In what I hope will become an annual tradition, I am welcoming special guest reviewer Penny Sterling back to the site to review another set of spice-flavored jelly beans! Last year, Penny reviewed Brach’s Spiced Jelly Bird Eggs, and you can probably guess how well that went. (How well it went for the beans’ rating, anyway. It went very well in terms of publishing a high quality review!)
Once again, Ms. Penny Sterling:
Hi! I’m Penny.
If you want to know something about your host for this blog, Scott Cranfill looked at the dumpster fire of a review I gave last year and said, “Do it again! Meaning he dislikes spice jelly beans more than bad writing.
So I’m back for another round. I’m going to be reviewing the beans we failed to find last year: Just Born Spice Flavored Jelly Beans. And once more, I will be following the CBE (Cranfill Bean Examination) routine very carefully. And, as happened last year, my son Fred appears in this review.
Size and shape
These beans, compared to last year’s BRACH*S Spiced Jelly Bird Eggs, are small, although not in the Jelly Belly range. They were, at first glance, fairly consistent. But as we worked through the bag, some radical abnormalities appeared, ranging from a lentil-sized pink bean, and up to a caterpillar-sized yellow one. Both tasted okay, tho.
Shape was also a mixed bag. Even the ones with consistent sizes were not a smooth ovoid. They were dimpled and misshapen. This really isn’t an issue for me, but it does ruin the aesthetic, and if I’m gonna pay attention to a consistency in size, I gotta give this group low marks for shape. To be honest, though, the default size for these beans is pretty dang perfect. They’re just the right size to swipe a mittful and come away with a decent blend of flavors. At least a potentially decent blend.
I asked Fred what he thought of the size and he looked at me like I asked what he thought of air. “They’re jellybean-sized. Not sure what you’re looking for here.”
So, I’ll add the low number for inconsistent shape with the high number for decent size and we get… 2.5 out of 5 beans. If I can’t do a half-bean measurement, let’s round up to 3, since this isn’t the most important of the bunch.
[We do not allow half-bean ratings. –Ed.]
3 out of 5 beans
These beans were a pleasure to chew. Seriously. The bean crunched pleasantly, and didn’t stick to my teeth, meaning I did not need to use my tongue (or more extremely, my finger) to dislodge an errant bit of bean. Still, it was not as pleasant a chew as the better-known “gourmet” beans, so my score reflects that. They lasted a fairly long time in my mouth and were not at all grainy.
4 out of 5 beans
There was a definite shell feeling with these beans. While nowhere near as distinctive as the Jelly Belly shell, they definitely had an exterior. I decided to see how easily I could flatten a single bean with just my tongue. Fairly easily, it turns out. But as it broke apart I could definitely discern the crunchier shell from the smoother inside.
4 out of 5 beans
Before we get to the important categories of taste and flavor, I’d like to add another category in this review. I don’t know how Cranfill will factor it into his point totals, but at least for this group of beans it’s one that I think needs addressing:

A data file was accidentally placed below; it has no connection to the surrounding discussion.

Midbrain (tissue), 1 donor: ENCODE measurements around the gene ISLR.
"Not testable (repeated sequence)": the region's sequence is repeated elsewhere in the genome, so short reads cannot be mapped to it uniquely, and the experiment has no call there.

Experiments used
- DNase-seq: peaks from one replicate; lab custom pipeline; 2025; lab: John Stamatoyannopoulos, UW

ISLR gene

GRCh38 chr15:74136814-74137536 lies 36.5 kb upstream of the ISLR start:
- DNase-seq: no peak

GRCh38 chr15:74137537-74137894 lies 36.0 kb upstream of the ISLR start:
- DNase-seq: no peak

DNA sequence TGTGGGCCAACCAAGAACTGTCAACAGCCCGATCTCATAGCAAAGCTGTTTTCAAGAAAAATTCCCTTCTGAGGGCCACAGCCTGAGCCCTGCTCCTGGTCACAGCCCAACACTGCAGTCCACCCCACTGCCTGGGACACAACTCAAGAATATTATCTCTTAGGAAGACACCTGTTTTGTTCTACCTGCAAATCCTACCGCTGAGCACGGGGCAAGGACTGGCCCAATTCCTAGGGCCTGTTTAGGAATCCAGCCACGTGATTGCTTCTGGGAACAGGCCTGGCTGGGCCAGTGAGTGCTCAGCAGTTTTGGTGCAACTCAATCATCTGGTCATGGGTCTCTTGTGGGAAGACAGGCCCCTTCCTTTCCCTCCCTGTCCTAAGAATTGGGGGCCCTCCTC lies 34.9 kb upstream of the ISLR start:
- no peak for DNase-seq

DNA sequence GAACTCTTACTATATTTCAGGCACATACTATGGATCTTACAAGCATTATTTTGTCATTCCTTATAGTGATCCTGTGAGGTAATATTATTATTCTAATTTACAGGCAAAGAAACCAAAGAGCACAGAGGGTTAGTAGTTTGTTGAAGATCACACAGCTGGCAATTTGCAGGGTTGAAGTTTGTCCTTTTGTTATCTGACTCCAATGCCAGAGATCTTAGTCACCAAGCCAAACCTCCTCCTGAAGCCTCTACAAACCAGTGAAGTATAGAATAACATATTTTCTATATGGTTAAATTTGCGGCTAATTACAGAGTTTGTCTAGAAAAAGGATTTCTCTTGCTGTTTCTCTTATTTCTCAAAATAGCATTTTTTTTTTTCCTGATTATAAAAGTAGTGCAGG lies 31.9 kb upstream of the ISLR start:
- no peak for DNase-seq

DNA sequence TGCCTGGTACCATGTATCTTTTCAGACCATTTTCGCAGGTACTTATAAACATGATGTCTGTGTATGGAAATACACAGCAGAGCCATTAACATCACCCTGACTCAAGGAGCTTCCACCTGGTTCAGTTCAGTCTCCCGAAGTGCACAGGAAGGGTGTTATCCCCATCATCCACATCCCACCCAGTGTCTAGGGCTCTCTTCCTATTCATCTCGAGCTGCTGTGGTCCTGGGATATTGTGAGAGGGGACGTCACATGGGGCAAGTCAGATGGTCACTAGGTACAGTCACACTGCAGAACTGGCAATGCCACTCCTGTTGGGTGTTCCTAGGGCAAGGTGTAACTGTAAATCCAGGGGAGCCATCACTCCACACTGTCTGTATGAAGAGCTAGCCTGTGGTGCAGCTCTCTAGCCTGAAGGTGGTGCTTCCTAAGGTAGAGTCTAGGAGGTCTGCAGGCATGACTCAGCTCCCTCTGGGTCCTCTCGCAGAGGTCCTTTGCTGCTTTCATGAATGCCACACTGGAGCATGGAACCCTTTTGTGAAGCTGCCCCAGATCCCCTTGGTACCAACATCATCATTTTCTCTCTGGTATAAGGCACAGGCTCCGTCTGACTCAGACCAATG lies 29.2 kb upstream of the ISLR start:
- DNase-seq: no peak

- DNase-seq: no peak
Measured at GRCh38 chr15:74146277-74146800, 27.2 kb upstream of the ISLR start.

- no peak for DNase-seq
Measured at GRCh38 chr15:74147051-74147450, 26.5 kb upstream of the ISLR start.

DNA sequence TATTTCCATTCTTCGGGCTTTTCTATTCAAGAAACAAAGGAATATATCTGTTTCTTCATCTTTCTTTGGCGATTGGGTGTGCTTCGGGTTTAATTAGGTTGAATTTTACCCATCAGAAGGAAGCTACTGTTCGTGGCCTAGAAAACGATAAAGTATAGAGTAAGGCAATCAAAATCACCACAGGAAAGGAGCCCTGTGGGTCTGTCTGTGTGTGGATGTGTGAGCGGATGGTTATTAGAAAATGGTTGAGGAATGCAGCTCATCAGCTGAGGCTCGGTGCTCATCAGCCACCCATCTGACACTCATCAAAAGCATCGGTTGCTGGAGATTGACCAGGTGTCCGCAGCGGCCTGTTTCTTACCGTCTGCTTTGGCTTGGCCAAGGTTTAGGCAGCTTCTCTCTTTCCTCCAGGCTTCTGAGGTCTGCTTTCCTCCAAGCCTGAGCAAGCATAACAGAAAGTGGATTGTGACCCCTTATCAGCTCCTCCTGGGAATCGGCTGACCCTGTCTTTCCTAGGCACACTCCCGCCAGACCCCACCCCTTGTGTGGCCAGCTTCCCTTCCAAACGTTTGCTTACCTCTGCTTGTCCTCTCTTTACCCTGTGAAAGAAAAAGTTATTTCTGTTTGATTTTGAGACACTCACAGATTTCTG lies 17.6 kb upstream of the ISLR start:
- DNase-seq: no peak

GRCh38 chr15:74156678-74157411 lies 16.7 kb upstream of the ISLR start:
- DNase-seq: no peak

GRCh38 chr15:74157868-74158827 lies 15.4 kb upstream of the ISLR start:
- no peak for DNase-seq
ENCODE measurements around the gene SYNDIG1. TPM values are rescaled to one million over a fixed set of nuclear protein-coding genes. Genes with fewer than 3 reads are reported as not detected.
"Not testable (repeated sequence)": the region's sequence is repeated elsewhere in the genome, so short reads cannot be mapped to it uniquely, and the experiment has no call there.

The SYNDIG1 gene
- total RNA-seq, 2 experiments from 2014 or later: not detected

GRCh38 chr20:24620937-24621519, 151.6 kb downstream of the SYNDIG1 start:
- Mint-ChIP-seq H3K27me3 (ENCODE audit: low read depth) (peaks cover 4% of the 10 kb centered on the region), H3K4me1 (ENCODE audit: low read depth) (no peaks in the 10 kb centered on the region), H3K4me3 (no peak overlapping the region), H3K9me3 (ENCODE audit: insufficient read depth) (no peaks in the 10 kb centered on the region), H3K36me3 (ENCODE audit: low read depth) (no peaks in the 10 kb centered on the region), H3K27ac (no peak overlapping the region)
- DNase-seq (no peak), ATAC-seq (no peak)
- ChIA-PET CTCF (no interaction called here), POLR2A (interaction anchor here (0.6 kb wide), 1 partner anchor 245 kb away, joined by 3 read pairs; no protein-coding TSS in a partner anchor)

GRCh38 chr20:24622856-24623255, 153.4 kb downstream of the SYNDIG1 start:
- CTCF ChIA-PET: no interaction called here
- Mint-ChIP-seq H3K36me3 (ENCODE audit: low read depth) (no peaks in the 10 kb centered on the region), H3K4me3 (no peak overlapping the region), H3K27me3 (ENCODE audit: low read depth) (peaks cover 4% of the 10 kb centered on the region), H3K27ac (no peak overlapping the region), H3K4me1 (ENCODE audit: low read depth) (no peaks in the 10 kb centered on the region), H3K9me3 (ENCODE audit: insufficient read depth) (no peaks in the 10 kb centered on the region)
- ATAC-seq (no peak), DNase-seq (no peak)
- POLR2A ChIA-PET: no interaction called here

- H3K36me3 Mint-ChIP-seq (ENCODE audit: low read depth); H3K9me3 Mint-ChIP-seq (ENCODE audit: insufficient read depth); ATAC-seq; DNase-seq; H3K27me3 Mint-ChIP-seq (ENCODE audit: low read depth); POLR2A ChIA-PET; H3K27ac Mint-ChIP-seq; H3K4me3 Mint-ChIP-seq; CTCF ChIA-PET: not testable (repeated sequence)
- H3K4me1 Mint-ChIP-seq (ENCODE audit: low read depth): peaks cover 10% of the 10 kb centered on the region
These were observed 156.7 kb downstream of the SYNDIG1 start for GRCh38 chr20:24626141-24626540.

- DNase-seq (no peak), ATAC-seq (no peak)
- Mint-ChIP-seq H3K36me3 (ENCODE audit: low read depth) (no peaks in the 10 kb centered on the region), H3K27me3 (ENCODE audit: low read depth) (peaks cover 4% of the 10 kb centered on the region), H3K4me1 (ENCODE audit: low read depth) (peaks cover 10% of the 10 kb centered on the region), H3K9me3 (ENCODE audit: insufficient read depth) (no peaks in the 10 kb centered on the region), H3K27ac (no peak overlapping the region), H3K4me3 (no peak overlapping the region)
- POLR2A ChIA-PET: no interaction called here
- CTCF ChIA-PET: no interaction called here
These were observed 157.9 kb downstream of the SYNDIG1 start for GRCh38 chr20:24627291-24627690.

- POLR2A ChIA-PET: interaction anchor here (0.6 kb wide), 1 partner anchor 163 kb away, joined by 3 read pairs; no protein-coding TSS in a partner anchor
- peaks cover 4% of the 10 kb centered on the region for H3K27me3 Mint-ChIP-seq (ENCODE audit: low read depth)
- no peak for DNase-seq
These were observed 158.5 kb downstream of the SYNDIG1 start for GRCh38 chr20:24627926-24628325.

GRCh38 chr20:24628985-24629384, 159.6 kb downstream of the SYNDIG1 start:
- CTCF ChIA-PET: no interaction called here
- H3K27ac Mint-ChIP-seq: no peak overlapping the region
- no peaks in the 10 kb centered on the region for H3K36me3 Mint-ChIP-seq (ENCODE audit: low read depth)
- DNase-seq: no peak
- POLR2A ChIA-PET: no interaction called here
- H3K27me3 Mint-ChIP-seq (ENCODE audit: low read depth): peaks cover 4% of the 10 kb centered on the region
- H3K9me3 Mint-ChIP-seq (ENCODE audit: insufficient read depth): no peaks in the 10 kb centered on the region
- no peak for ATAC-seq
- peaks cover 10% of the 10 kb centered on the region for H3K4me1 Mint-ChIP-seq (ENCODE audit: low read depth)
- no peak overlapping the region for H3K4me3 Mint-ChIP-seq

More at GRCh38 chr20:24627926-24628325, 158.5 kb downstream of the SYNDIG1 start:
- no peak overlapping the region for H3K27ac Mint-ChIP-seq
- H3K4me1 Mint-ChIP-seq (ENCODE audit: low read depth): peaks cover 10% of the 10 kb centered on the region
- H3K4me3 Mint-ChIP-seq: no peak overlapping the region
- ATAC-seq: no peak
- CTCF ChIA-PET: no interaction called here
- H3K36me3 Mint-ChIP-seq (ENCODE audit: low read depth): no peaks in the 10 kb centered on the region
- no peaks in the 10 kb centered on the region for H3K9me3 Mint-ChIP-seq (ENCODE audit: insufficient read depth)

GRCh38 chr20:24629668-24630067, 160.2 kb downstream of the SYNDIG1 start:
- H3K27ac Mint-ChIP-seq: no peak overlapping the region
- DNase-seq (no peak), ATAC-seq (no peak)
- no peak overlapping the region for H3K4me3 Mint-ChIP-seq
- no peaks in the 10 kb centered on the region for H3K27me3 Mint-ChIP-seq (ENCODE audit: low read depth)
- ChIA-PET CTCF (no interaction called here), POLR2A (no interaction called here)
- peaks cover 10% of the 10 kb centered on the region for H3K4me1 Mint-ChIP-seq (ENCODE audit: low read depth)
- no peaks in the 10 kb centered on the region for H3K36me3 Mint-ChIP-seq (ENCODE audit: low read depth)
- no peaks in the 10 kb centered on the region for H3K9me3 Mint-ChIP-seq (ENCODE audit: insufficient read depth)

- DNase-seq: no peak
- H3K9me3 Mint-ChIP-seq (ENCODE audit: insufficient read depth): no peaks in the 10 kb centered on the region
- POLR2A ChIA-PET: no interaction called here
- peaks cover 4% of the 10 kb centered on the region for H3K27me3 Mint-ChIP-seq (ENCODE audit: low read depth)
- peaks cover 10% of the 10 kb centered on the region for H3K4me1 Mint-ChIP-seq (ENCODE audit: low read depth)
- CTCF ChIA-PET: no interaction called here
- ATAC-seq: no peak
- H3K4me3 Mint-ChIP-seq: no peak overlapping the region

Take a look at these beans. What do you see? More importantly, what DON’T you see?
Variety. Vibrancy. An interesting mix of colors. Some BIV to accompany the ROY G. of this demirainbow.
There’s no blues, or purples, or violets, or even blacks.
“I’m fine with there being no blacks, and for the record let me state that this sentiment is only valid in this discussion of jelly beans,” said Fred. “They taste like anise.”
“You’re saying it wrong,” I told him “‘Anise’ is pronounced AN-iss, not AY-nus.”
Fred looked puzzled. “There’s a flavor called anise?”
These colors are a passionless pastiche of pale pastels.
2 out of 5 beans
[While the commentary is appreciated, this subscore will have to be left out of the final tally. –Ed.]
Now let’s go to the most important category:
Taste and flavor
First: taste. I judge spice jelly bean flavor on not only that first burst of perfume you get when you bite into them, but also how long it lasts. Basically, the more it tastes like flavored sugar, the less I like it.
For these beans, that first bite was pleasant. The perfume didn’t so much burst like a balloon as it did pop like a bubble, but it was definitely there. It lasted longer than the BRACH*S Spiced Jelly Bird Eggs (a year later and I’m still shaking my head at that name), but that’s not saying much. Still, I’m giving these beans a baseline of 2 for this category. How they fare in the end will be how much the flavors of the beans add to that overall taste.
So now onto the flavors, which are…
Good question. I looked on the bag after I opened it to see what the flavors were, but I didn’t see them. I checked out the Just Born website to see if they were listed there, but they weren’t.1 So I decided to give these five beans totally random names that I made up all by myself without reference to any nineties-era girl group at all:
Posh Spice (white bean)
The snobbiest of the spices. Cool and aloof, this is the bean that thinks it can go it alone, and even when grouped together, tends to stand out. A lot of people like this spice a lot. It’s one of the most popular and strongest flavors. It’s not really my favorite, so if this spice got married to a former soccer player and lived in LA. or something, I’d be okay with that. However, if you like peppermint, this is pleasantly so.
(It is, in fact, peppermint.)
Scary Spice (yellow bean)
“I see they’ve decided to do vegetation flavors,” said Fred, munching on a yellow bean. “So this one must be…tree bark?”